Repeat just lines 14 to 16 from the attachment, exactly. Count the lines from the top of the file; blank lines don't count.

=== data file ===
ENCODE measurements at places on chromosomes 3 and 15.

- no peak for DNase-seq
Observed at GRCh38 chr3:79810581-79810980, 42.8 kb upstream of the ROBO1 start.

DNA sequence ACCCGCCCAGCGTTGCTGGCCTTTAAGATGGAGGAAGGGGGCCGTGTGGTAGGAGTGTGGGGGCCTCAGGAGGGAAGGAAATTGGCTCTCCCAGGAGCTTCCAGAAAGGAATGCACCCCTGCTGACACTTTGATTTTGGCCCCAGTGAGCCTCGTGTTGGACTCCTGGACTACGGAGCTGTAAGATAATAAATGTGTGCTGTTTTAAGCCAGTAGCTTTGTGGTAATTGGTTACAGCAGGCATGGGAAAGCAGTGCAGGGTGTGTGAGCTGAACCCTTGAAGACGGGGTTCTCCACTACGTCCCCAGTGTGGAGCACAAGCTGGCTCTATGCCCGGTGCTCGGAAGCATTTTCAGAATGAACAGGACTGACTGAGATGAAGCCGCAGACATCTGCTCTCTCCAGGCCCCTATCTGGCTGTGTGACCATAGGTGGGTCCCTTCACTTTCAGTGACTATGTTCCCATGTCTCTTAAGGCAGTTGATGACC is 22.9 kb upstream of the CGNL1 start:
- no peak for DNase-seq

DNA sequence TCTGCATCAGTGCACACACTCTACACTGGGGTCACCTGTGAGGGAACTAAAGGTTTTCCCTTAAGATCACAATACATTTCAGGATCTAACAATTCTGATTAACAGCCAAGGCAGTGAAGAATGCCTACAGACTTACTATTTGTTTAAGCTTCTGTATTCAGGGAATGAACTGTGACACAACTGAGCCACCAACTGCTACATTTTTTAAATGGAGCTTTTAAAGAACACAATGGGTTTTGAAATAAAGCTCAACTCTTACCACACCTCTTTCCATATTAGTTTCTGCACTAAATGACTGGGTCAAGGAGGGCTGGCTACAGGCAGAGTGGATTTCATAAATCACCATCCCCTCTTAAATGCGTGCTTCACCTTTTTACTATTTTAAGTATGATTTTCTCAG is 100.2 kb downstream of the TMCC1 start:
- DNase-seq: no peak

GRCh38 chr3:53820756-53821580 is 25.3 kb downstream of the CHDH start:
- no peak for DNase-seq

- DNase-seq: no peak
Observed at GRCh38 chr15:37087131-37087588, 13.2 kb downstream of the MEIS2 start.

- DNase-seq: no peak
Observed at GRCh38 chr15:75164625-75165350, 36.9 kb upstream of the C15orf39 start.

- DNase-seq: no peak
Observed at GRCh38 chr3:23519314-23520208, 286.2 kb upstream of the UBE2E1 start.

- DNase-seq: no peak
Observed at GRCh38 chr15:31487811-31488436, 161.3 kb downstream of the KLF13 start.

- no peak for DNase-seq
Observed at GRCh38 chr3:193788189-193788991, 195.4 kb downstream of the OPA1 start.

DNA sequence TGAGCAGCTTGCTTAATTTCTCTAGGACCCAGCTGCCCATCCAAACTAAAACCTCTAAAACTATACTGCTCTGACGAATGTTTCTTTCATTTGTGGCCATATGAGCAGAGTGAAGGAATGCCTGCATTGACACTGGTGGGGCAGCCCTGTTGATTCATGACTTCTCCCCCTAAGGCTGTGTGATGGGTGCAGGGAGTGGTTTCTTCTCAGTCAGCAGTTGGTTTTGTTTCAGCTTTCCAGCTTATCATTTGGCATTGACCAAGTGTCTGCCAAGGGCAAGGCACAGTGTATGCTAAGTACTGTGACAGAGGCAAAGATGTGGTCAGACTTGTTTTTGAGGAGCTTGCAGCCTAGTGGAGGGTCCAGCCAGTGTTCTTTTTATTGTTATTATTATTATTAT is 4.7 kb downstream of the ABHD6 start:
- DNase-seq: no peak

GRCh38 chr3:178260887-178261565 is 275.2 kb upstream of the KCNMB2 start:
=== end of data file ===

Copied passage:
- DNase-seq: no peak
Observed at GRCh38 chr3:23519314-23520208, 286.2 kb upstream of the UBE2E1 start.

- DNase-seq: no peak